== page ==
The effects of this lack of self-management, not time management are very negative. We feel rushed, anxious, angry, overly apprehensive, and may be abrasive to our loved ones and colleagues. In addition, we may angrily ‘lash out’ at offenders. When we do so, people will not want to come near us.

Self-management means using common sense and will lessen your stress. Here is a short list of pointers, and after reading it I am convinced that using the ‘think outside the box’ method, you can come up with some more:

  • Use the magic word: NO: Many of us think that the best way to do things is to do them ourselves. We do not delegate; we get frustrated and take on more tasks. This crosses over into both our personal and professional lives. Sometimes we have to step back, take a break and say no. However, we must be conscientious. Sometimes our agency needs us to fill in for someone who is sick. Sometimes a friend needs help. We do not want to say no all of the time-but sometimes we must.
  • Watch the ‘drop bys’: These are the friends and colleagues that drop by and want to talk. It is all right to be sociable-but if you have a report to write, rounds to make, or if at home, a pile of laundry to do, social visits can get you behind. It is acceptable to say-politely-that you cannot talk now, or you can use a reason such as the lieutenant is waiting for this report, I have a meeting, etc. If you do not watch the socializing, what you thought was going to be a five-minute conversation could turn into a thirty-minute gabfest. Then you will have to catch up.
  • Get to the point: Why e-mail back and forth when you can make a phone call? In meetings, have an agenda, stick to it and limit discussion. I have found that in some-and certainly not all-meetings in my career, discussions would drone on and on and on with no resolution. A good rule is if a matter cannot be resolved in a reasonable time, table it for later discussion. The stakeholders can discuss it later and resolve the issue. In addition-the best time to hold meetings is early in the workday or shift. Closely related to getting to the point is to throw away junk mail, not answering telemarketer phone calls, etc.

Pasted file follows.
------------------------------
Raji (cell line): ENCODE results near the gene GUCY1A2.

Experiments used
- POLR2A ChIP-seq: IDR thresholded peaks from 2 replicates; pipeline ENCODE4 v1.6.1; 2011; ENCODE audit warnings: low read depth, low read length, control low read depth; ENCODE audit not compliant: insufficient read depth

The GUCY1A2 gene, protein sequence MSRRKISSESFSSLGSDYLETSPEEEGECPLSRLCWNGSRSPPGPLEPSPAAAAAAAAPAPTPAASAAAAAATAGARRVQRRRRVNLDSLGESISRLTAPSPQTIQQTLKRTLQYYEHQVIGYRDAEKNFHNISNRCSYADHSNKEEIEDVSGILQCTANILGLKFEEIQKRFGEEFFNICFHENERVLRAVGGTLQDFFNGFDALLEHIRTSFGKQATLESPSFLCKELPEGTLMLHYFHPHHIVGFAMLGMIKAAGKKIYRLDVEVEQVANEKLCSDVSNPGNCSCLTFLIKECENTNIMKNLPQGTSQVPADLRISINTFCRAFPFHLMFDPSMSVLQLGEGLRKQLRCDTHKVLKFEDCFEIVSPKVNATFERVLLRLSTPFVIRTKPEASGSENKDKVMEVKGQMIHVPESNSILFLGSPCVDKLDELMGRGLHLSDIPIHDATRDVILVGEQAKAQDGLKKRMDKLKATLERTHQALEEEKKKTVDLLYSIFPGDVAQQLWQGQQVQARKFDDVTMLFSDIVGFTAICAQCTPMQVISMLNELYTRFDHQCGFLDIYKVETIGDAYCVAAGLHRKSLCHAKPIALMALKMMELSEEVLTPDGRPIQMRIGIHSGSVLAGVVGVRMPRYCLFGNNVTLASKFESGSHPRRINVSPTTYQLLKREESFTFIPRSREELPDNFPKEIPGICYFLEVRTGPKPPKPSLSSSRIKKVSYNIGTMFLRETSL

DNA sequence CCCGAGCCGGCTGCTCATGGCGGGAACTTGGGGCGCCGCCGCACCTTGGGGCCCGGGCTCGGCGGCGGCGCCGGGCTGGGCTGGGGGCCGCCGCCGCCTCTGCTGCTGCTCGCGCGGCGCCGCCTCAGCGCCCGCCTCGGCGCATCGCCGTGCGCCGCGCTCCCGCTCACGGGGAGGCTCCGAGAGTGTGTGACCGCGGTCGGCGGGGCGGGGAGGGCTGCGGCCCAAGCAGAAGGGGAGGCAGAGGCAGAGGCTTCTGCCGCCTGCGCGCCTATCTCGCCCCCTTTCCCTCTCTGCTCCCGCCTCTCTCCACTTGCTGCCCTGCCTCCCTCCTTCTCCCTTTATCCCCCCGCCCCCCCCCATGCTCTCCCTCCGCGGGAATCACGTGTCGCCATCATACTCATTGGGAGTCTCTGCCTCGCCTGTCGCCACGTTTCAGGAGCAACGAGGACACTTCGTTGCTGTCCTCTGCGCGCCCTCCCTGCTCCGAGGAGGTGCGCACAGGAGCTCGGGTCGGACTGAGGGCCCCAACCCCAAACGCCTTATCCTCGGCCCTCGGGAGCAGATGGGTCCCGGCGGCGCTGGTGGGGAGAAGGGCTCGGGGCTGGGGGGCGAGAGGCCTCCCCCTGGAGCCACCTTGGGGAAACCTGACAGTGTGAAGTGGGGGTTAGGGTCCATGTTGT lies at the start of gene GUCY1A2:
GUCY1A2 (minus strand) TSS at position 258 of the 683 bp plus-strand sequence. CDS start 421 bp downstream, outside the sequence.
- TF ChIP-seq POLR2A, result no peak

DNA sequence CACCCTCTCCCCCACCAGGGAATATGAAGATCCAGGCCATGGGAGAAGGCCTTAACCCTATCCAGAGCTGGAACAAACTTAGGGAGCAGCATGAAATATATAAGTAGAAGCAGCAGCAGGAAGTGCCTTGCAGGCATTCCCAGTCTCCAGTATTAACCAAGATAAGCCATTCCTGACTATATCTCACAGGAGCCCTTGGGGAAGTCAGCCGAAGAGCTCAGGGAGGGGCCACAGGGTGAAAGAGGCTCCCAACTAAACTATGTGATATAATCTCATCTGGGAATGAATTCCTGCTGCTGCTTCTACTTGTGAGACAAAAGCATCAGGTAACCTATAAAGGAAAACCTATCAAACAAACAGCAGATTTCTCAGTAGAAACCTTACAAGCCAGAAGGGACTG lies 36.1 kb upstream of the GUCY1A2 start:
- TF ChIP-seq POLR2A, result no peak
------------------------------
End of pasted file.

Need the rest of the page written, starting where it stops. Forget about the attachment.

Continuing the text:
• Watch distractions: Thanks to the Internet, we can look up anything, from music to movies to travel. However, distractions-while breaking up the monotony, can be distracting. Like socializing, the five-minute ‘surfing the web’ session can last a lot longer.
  • Delegate: Have teenagers at home? Why can’t they do the laundry or prepare dinner? On the other hand, can they clean the house? At work-do, you have staff that welcome extra work or new assignments? Use this energy. You do not have to do everything yourself.
  • Do the hard tasks first: A CO reports to his post and is told by a colleague that a particular inmate has to see him. The CO knows that this inmate has a reputation for asking for favors, will argue, debate, etc. But-it is better to see that inmate early on, rather than at the end of the shift. A PO schedules the worst offender home visit first.
  • Be organized: Keep one calendar. Have a set place for daily essentials such as keys, phone, wallet, etc. Also, keep you address book up to date. In this information age, smart phones, computers, etc. are great tools to use in organizing yourself.

Are you thinking of other time savers-or self-management tools? They will reduce your stress.